Australians are driving up the price of used cars at record rates, taking advantage of the cheapest petrol prices in two decades and big incentives for businesses buying equipment and vehicles amid health fears about using public transport.
While new car sales have dived, demand for used vehicles is now so high prices for second-hand cars have jumped 25 per cent above what they were in August 2019 according to Moody's Analytics data, which tracks transactions at car marketplace Pickles.
This is a record annual growth rate, surpassing a previous 20 per cent price rise in December 2009 following the global financial crisis, and comes after a smaller drop in values at the height of the coronavirus pandemic than during the GFC.
"The increased demand for vehicles is coming from people who have continued to shun group mobility," Moody's analysts said in a research report. Similar trends have also been recorded in other wealthy locations such as the US and Europe.
"This change in preference has been in response to fear of contracting the virus or, in some cases, not wanting to deal with the hassles of increased precautions."
Wholesale used vehicle prices jumped 7 per cent in August following a 4.7 per cent rise in July, reflecting a record surge of interest at auction houses for secondhand cars.
'Buyers gravitate to used vehicles during difficult economic climates'
Pickles general manager for motor vehicles Brendon Green
The wholesale passenger-car market was up 23 per cent and ute prices have increased by 32 per cent breaking a period of flat and falling values over 2018 and 2019.
Part of this was described in the report to be due to lower petrol costs during the downturn, which improves the overall cost of ownership more significantly than less fuel-hungry cars.
Pickles general manager for motor vehicles Brendon Green, who said the business had seen record high buying activity, said buyers were looking for ways to avoid the train and bus on their commute without needing to spend big on a new vehicle.
"We anticipate that used car prices and sales will remain quite high for some time – possibly right through 2021," Mr Green said.
"We always find buyers gravitate to used vehicles during difficult economic climates or when consumer confidence is low as they are watching their budget."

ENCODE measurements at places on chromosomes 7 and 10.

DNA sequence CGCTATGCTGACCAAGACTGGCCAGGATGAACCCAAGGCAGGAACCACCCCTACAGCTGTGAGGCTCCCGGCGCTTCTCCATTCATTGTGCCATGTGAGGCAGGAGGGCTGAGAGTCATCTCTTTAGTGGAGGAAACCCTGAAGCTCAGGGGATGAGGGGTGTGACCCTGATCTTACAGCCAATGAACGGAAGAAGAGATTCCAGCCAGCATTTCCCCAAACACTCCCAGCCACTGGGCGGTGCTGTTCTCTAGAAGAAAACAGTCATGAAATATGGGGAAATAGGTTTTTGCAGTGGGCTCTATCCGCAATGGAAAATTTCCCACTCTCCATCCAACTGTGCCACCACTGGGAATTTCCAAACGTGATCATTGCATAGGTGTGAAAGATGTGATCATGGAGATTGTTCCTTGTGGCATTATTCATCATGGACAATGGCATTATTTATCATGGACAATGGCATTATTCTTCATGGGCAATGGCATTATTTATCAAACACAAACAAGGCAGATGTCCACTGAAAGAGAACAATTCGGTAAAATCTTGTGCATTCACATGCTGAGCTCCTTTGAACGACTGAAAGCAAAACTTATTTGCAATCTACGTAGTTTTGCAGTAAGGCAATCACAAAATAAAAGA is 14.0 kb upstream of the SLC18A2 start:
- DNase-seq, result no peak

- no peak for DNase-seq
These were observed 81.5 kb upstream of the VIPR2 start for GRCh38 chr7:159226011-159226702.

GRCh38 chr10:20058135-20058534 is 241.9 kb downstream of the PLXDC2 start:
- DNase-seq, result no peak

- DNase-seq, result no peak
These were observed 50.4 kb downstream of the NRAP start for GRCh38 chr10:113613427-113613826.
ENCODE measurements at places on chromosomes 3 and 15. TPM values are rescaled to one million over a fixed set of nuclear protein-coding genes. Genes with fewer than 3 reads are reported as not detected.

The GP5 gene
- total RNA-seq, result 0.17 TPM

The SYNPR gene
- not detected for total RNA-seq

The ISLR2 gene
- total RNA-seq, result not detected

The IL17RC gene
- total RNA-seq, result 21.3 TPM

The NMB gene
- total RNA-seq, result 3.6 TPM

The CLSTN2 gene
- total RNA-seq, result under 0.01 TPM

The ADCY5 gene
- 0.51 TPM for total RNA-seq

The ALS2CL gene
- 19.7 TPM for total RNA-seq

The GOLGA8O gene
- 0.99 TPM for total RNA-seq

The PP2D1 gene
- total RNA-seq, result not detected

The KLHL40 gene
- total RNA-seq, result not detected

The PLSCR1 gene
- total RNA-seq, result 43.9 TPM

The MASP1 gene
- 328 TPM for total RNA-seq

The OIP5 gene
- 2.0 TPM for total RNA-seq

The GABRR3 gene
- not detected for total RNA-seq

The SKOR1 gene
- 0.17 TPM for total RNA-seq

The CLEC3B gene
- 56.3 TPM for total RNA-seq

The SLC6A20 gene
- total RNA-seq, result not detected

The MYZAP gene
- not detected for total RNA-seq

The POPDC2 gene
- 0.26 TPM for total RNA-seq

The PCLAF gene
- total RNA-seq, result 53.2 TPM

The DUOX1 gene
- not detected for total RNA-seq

The government's more generous instant asset write-off policy, which was increased five-fold to $150,000 in March for all businesses with a turnover of up to $500 million, also encouraged the purchase of light commercial vehicles and utes, he said.
Pickles branch manager for Canberra, Liam Baverstock, said there has been a drop in used cars available for sale, which has helped push up the prices, but he expects an increase in forced sales next year.
"We can see from speaking to our clients there will potentially be an increase in repossessions come early-2021, which would naturally involve a lot more high-end vehicles as well as standard run of the mill [cars]," Mr Baverstock said.
Fitch Ratings data for the second quarter of the year found a record high measure on the index of borrowers falling behind on car payments by more than 30 and 60 days, despite help from lenders and the government.
At the end of July about 7.7 per cent of the portfolio of those with outstanding car payments were given assistance for pandemic-related hardship.
Mr Baverstock said SUVs and four-wheel drives had also been in particularly high demand from people planning local holidays instead of overseas trips.
CarSales chief executive Cameron McIntyre said the slowdown in used cars for sale was because households are holding onto older vehicles and adding others to their fleet, as well as buying them for their kids.
"Supply side issues with new cars are causing people to buy used … in some cases there's a wait of three to four months," he said, adding supply chains have been disrupted and factories facing restrictions causing it to take longer to build vehicles.
"Used supply is now tightening up, which is frustrating dealers, but as used car prices go up and get closer to new car [prices] buyers might go back to new."
Jennifer Duke is an economics correspondent for The Sydney Morning Herald and The Age, based at Parliament House in Canberra.